Tender-hearted, sharply quilled

First things first: I have no idea whether porcupines are actually tender-hearted. They're very solitary animals - they have those fancy quills for protection, so don't need to live in groups for safety. Maybe that's part of why I like them so much.


Just yesterday, I saw a porcupine in a tree while running on our bike path in town, and so I decided it was as good as time as any to give a few interesting facts about our prickly friend. As the second-largest rodent in North America (the beaver is first), they seemed deserving of a post. Plus, they held the title for longest living rodent (27 years) until a naked mole rate turned 28. Alas.

First a clarification: there are Old World porcupines that live in Europe, Asia and Africa; these guys are mostly bigger (one type weighs up to 60 pounds) and stay on the ground. But I'm going to focus on the New World porcupines that live in North American and South America. They're a bit smaller and are really good at climbing trees. So if you want to spot a porcupine, try looking up.

Porcupines are stout, round creatures, and have several defense tactics. Their quills are the main one, a type of "aposematic" defense (which just means predators can see the defense and so are warned). Their 30,000 quills are sharp, hollow, modified hairs that are coated in thick plates of keratin. Contrary to popular belief, a porcupine cannot shoot its quills at you, so you're safe getting somewhat close. But if you touch a porcupine, its needles slide out of its own skin and into yours quickly. Since the needles are barbed, they are a challenge to pull out. Just ask my dog.

When mating, porcupines hold their quills down so no one gets hurt. But porcupines keep antibiotics handy (in their own skin) to deal with repercussions of the inevitable tree fall.


Also interestingly, when they raise their quills, it makes a white stripe along their dark brown or black body, similar to a skunk. Porcupines can release their own stink and do so as another warning, after they've raised their quills and chattered their teeth. If all else fails, they can attack, positioning their prehensile tail towards the predator and swinging it to get as many quills as possible lodged into the predator's face and body.

Porcupines are slow-moving, nearsighted and most active at night. Supposedly, they are also smart. One source said they can learn a complex maze and remember the solution up to 100 days later.

If you're lucky enough to see a porcupine, take a moment to observe it. You don't have to watch for long, as it likely won't move fast or far. But it's still pretty cool. After all, how many animals are covered with a coat of long, prickly needles? One more thing my writerly self likes about them, as it seems important to maintain a tough exterior when doing anything creative. And yet just as important to keep your insides soft.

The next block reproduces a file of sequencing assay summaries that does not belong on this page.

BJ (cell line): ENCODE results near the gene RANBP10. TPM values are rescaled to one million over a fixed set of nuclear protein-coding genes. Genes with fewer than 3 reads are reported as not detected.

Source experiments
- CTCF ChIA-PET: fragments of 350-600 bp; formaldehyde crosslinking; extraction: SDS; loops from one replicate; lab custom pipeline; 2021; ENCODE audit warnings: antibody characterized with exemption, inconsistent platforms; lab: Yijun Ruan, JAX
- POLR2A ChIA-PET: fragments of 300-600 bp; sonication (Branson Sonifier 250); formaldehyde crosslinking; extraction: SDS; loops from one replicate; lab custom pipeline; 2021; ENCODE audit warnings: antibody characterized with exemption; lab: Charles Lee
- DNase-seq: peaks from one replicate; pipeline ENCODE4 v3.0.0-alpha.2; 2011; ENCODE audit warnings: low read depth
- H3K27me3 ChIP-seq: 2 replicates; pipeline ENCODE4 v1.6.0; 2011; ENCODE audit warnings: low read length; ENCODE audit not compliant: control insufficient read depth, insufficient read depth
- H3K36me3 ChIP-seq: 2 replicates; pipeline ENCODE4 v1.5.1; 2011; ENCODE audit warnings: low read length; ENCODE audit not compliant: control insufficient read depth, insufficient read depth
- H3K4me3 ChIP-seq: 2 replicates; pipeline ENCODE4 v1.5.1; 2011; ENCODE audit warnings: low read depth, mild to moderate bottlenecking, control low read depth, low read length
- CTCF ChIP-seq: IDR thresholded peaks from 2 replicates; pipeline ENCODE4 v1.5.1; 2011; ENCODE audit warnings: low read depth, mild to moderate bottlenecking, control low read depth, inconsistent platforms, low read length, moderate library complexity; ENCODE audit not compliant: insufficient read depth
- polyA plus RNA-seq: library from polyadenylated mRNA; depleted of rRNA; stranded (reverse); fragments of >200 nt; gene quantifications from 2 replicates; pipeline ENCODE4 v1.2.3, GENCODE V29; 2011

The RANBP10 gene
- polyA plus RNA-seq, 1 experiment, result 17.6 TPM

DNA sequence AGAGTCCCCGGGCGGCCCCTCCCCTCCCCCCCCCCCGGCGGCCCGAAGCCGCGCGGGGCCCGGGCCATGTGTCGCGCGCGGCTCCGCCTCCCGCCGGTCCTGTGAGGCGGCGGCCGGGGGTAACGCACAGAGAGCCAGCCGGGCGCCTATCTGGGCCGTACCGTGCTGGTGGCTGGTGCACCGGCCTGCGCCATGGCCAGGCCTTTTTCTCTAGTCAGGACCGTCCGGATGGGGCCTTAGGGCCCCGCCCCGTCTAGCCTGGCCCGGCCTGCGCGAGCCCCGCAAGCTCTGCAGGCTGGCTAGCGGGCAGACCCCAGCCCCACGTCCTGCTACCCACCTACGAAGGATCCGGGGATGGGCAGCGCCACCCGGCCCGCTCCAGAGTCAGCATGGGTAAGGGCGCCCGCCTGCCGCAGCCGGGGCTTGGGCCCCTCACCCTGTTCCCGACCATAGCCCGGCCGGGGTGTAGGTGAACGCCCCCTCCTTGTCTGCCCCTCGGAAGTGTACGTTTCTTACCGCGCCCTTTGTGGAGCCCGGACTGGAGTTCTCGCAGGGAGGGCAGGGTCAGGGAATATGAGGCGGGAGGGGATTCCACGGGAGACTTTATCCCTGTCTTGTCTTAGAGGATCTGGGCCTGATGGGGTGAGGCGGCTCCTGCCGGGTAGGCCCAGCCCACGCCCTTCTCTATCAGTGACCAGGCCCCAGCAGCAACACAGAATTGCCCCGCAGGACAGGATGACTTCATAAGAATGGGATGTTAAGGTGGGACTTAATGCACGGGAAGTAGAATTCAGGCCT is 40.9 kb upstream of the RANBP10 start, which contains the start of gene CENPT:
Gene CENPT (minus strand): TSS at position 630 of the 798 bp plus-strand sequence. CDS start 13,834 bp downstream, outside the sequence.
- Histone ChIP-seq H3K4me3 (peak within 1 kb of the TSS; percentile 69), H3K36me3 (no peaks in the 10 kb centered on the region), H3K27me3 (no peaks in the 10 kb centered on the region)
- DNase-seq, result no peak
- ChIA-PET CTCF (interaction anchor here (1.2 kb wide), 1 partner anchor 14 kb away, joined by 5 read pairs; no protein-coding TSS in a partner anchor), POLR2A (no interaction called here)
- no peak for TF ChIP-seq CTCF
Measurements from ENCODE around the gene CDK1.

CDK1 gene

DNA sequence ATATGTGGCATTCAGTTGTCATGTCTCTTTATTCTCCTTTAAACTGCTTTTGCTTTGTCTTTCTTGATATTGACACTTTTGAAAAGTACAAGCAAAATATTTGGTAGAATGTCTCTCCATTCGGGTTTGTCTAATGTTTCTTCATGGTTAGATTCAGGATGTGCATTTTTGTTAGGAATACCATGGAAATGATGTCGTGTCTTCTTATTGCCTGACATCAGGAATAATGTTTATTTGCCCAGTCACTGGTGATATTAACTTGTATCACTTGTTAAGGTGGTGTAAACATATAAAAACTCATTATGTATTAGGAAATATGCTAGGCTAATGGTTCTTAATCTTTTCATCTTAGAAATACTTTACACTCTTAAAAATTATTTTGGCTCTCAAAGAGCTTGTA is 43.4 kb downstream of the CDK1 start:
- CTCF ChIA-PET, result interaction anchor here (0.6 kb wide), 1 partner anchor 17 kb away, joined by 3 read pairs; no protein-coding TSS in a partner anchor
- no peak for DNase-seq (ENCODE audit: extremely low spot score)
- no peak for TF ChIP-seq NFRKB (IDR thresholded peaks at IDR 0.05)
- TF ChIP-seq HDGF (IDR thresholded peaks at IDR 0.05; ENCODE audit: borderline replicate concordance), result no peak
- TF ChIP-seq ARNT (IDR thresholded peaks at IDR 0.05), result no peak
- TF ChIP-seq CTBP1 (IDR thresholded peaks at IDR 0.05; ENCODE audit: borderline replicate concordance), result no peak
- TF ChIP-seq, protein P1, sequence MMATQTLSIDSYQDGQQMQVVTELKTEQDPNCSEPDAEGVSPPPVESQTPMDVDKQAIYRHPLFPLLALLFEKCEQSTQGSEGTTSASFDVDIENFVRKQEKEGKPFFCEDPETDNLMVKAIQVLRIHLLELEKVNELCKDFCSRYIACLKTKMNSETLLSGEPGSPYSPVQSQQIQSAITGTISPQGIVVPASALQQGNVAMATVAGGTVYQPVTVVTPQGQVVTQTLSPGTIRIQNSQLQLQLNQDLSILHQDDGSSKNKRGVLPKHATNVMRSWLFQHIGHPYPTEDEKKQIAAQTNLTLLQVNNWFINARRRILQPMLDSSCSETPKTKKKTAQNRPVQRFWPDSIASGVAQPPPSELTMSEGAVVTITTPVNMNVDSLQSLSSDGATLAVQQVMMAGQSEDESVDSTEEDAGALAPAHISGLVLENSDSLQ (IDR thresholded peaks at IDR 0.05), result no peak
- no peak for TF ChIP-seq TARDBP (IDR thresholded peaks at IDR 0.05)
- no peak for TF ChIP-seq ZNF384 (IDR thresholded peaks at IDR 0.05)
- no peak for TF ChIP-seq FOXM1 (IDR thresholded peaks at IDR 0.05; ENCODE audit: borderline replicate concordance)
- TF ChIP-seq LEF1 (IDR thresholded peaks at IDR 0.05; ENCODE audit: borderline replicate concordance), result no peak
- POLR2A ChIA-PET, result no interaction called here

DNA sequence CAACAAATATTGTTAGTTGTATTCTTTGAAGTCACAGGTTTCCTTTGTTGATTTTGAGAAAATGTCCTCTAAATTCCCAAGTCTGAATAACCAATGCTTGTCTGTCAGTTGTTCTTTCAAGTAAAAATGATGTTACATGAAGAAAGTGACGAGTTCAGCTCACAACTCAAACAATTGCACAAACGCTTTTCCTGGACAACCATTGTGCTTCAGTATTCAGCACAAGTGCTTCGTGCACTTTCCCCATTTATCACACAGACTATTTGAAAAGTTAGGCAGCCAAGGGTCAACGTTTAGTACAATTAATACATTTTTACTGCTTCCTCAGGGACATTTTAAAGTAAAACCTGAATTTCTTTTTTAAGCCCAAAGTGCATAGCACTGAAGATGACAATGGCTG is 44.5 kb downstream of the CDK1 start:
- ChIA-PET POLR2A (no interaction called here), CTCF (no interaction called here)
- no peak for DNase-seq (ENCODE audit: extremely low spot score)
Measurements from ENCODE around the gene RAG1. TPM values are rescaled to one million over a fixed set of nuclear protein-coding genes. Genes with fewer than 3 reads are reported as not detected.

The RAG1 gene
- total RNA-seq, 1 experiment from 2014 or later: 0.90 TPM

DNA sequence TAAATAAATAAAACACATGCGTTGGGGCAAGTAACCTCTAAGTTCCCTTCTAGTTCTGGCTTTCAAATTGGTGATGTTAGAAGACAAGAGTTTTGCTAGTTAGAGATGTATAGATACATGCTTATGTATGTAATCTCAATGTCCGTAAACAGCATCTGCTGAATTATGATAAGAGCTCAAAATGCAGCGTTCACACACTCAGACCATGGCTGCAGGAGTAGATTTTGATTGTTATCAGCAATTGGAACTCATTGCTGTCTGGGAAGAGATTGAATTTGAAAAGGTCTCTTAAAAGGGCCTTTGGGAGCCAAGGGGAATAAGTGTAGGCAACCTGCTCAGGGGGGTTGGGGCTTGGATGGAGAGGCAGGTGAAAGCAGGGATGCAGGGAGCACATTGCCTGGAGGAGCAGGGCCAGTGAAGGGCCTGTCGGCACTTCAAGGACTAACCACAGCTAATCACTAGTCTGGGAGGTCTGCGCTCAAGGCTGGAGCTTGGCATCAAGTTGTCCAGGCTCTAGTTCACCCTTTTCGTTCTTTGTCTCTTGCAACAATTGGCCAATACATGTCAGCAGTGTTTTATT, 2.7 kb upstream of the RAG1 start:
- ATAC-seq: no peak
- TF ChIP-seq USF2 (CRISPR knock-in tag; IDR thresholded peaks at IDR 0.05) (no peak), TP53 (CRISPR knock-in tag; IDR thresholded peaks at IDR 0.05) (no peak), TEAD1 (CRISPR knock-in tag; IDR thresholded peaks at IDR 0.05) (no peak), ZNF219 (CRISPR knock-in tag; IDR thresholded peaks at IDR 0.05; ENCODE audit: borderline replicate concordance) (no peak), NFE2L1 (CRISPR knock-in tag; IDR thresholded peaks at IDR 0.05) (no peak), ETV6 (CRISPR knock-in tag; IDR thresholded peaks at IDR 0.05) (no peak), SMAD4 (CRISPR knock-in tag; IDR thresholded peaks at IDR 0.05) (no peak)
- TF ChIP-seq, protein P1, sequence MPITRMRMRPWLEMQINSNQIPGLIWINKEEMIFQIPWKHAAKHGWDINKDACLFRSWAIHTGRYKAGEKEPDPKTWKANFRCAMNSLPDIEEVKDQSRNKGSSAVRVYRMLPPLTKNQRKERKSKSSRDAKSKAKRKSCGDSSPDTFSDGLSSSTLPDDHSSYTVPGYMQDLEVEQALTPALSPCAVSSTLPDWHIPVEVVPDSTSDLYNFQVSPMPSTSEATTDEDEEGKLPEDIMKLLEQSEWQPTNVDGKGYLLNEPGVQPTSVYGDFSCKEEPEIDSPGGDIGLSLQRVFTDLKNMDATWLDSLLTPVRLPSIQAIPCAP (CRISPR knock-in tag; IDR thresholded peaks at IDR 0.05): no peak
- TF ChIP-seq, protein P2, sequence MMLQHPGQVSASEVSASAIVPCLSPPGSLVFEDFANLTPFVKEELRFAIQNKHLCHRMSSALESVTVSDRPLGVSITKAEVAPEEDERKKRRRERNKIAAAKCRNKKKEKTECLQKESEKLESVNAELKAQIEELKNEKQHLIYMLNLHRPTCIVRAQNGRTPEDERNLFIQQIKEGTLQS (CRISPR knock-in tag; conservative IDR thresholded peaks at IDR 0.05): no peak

photos from Creative Commons/Pixabay

Life that glows

As a child, I loved watching fireflies light up the dark corners of our backyard. But I never thought to ask how a little bug could make it's very own light. 

Photo by  Smoken Mirror  on

It turns out that making light all comes down to energy and some special molecules (luciferin, and the enzyme luciferase). Those words both come from the Latin "lucifer" or "lightbringer." You might recognize "Lucifer" from the Bible - he was the angel who wanted to be more powerful than God and ended up falling from heaven to hell.

But back to glowing things (which also include certain mushrooms and marine creatures): the luciferin molecule uses energy to react with oxygen, and the luciferase enzyme speeds it all up. Through the reaction, electrons in the luciferin molecule are excited, or have a little more energy than normal. When the electrons relax and go back to their normal state, that extra energy is released as light.

Amazingly, this whole process of bioluminescence is super efficient: most of the energy (up to 80 or 90 percent) is transformed into light. An incandescent lightbulb, by comparison, transforms less than 5 percent of the energy it receives into light (90 percent turns into heat), while LEDs come in at 20 percent. So while a lightbulb gets warm when it glows, fireflies and mushrooms do not.

For fireflies, the light can help attract mates and show predators they don't taste good. For mushrooms, a recent experiment showed the light may help attract insects, which then help spread the mushroom's spores.

Unfortunately for me, there's nothing glowing in the high rockies - I'll just have to Youtube glowing creatures to get my bioluminescence fix. Unless I can grow these myself...



image credits: Photo by Smoken Mirror on